HITCON CTF 2019 Quals - Very Simple Haskell (crypto)

The challenge is based on the following clean Haskell code:

import Data.Char
import System.IO

n :: Integer
n = 134896036104102133446208954973118530800743044711419303630456535295204304771800100892609593430702833309387082353959992161865438523195671760946142657809228938824313865760630832980160727407084204864544706387890655083179518455155520501821681606874346463698215916627632418223019328444607858743434475109717014763667

k :: Int
k = 131

primes :: [Integer]
primes = take k $ sieve (2 : [3, 5..])
  where
    sieve (p:xs) = p : sieve [x|x <- xs, x `mod` p > 0]

stringToInteger :: String -> Integer
stringToInteger str = foldl (\x y -> (toInteger $ ord y) + x*256) 0 str

integerToString :: Integer -> String
integerToString num = f num ""
    where
        f 0 str = str
        f num str = f (div num 256) $ (:) (chr $ fromIntegral $ num `mod` 256) str

numToBits :: Integer -> [Int]
numToBits num = f num []
    where 
        f 0 arr = arr
        f x arr = f (div x 2) ((fromInteger $ x `mod` 2) : arr)

extendBits :: Int -> [Int] -> [Int]
extendBits blockLen arr
    | len == 0 = arr
    | len > 0 = (replicate (blockLen-len) 0) ++ arr
    where len = (length arr) `mod` blockLen

calc :: Integer -> [Int] -> Integer
calc num [] = num
calc num arr = calc result restArr
    where
        num2 = num*num `mod` n
        (block, restArr) = splitAt k arr
        zipped = zipWith (\x y -> ((fromIntegral x)*y) `mod` n) block primes  
        mul = product $ filter (/=0) zipped
        result = num2*mul `mod` n

magic :: String -> String
magic input = result
    where 
        num = stringToInteger input
        bits = numToBits num
        extended = reverse $ extendBits 8 bits
        oriLen = length extended
        extendedBits = extendBits k extended
        oriLenBits = numToBits $ fromIntegral oriLen
        extendedOriLenBits = extendBits k oriLenBits
        finalBits = extendedOriLenBits ++ extendedBits
        result = show $ calc 1 (reverse finalBits)

main = do
    flag <- readFile "flag"
    putStrLn.show $ length flag
    putStrLn $ magic ("the flag is hitcon{" ++ flag ++ "}")

The challenge is rather straightforward. First, the flag is converted to a string of bits, padded to 8 and 131 bits, reversed, appended with length of padded string, etc.

The final step is the $calc(num, arr)$ function. It splits the input string into 131-bit chunks, computes

$$ mul = p_1^{b_1} p_2^{b_2} \cdots p_{131}^{b_{131}} \mod{n}, $$

where $p_i$ is the $i$-th prime, $b_i$ is the $i$-th bit of the string. It updates $num$ with $num^2 \times mul \mod{n}$ and proceeds with the next blocks.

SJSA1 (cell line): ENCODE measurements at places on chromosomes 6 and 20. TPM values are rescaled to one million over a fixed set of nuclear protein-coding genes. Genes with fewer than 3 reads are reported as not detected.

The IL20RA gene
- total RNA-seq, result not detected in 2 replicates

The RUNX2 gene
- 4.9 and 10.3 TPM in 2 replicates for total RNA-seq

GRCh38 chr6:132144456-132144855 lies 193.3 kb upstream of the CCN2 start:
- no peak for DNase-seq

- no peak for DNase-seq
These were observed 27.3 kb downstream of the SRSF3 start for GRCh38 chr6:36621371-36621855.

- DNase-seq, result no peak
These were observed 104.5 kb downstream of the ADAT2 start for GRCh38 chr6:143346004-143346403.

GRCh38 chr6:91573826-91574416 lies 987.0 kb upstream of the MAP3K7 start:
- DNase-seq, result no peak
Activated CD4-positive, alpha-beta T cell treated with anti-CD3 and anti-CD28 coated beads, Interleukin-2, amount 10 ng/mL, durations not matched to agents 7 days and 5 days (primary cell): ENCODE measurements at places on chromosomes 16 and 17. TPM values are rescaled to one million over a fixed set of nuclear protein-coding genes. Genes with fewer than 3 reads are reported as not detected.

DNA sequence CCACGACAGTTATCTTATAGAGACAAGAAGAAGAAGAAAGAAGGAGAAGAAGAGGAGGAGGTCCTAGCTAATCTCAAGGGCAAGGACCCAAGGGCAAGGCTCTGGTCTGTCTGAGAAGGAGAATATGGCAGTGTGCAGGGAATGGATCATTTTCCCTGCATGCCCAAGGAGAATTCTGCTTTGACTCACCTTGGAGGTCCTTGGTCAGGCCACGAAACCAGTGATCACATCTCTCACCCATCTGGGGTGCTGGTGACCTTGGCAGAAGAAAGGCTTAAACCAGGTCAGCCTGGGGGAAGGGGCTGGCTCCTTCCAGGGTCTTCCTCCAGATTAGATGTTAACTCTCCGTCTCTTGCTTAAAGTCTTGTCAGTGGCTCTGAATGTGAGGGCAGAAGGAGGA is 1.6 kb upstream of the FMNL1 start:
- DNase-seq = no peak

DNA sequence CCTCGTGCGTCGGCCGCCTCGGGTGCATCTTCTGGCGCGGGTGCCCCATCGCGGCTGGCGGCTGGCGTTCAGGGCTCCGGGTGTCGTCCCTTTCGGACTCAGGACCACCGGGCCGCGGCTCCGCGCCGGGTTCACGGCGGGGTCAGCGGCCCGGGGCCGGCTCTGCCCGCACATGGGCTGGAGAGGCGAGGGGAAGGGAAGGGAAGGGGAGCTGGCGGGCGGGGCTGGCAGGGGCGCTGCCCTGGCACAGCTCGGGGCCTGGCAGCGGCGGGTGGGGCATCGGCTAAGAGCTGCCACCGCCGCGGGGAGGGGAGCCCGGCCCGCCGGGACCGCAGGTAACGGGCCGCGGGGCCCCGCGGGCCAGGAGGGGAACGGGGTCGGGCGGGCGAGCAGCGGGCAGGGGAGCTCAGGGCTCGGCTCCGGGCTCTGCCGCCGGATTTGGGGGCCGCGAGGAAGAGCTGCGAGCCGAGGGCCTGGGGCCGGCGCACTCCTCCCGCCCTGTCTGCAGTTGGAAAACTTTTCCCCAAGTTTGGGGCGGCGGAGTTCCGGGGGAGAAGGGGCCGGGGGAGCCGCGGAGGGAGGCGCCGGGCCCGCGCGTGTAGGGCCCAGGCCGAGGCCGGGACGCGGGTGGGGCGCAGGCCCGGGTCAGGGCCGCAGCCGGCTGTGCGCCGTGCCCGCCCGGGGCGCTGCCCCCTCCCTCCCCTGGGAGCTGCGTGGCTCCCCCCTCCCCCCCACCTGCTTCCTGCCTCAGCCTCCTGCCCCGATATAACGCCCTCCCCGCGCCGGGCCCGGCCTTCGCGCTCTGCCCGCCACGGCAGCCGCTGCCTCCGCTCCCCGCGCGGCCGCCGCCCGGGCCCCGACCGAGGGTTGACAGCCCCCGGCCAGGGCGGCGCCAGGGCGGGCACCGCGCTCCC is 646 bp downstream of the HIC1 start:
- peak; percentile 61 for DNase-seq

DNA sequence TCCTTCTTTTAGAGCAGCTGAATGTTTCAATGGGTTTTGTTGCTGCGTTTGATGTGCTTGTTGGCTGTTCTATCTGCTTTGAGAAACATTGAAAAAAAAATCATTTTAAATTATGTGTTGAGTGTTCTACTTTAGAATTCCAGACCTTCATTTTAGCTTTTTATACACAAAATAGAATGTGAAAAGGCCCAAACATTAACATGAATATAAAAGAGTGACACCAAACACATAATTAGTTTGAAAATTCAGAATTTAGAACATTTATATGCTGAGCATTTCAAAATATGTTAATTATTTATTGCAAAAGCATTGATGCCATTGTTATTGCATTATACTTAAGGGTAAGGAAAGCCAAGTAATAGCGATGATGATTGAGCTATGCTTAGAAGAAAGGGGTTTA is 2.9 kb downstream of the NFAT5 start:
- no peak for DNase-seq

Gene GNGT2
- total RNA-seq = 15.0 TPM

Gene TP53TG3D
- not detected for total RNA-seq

As a result, the final output is a product of primes raised to particular powers depending on bits of the input string and reduced modulo $n$. More precisely, the prime $p_i$ has power $4b_i + 2b_{i+131} + 3b_{i+262}$. After a close look, we can see that the only unknown part of the $calc$ input is formed by 6 bytes of the flag and is placed fully in the second block.

In [1]:
from __future__ import print_function, division
from sage.all import *
from Crypto.Util.number import *
from sock import Sock
class Stop(Exception): _render_traceback_ = lambda self: None

def s2b(s):
    ret = []
    for c in s:
        ret.append(bin(ord(c))[2:].zfill(8))
    return "".join(ret)

def b2s(b):
    ret = []
    for pos in range(0, len(b), 8):
        ret.append(chr(int(b[pos:pos + 8], 2)))
    return "".join(ret)

n = 134896036104102133446208954973118530800743044711419303630456535295204304771800100892609593430702833309387082353959992161865438523195671760946142657809228938824313865760630832980160727407084204864544706387890655083179518455155520501821681606874346463698215916627632418223019328444607858743434475109717014763667
s = "the flag is hitcon{abcdef}"
# simple bit transformations
extended = map(int, s2b(s))
extended[-7*8:-1*8] = [None] * 48
extended = extended[::-1]
extendedBits = [0] * (262 - len(extended)) + extended
oriLen = 26 * 8
oriLenBits = Integer(oriLen).bits()[::-1]
extendedOriLenBits = [0] * (131 - len(oriLenBits)) + oriLenBits
out = extendedOriLenBits + extendedBits

s = out[::-1]
v = 1
prs = []
prprod = 1
for i in xrange(0, len(s), 131): 
    mul = 1
    for bit, pr in zip(s[i:i+131], primes(1000)):
        if bit is None:
            prprod *= pr
            prs.append(pr)
        if bit == 1:
            mul *= pr
    v = v * v * mul % n

We can easily cancel the other values and leave only the unknown prime powers. Note that we have squares of primes, and computing a square root modulo a composite is a hard problem.

In [2]:
chal = 84329776255618646348016649734028295037597157542985867506958273359305624184282146866144159754298613694885173220275408231387000884549683819822991588176788392625802461171856762214917805903544785532328453620624644896107723229373581460638987146506975123149045044762903664396325969329482406959546962473688947985096
diff = int(chal * inverse_mod(v, n)) % n
print("flagprod", diff)
print("factor", factor(diff))
flagprod 3406218222930966554172275269328526576001581947668541896752967656582693660956578801
factor 83^2 * 89^2 * 97^2 * 103^2 * 107^2 * 127^2 * 173^2 * 197^2 * 223^2 * 227^2 * 229^2 * 233^2 * 239^2 * 257^2 * 283^2 * 311^2 * 337^2 * 347^2

Luckily, we don't have to solve it: the actual full product is not reduced, because it is small enough. It is easy to recover the flag now:

In [3]:
bs = []
for p in prs:
    if diff % p**2:
        bs.append(0)
    else:
        bs.append(1)
bs = "".join(map(str, bs))
print("hitcon{%s}" % b2s(bs))
hitcon{[email protected]!>A#}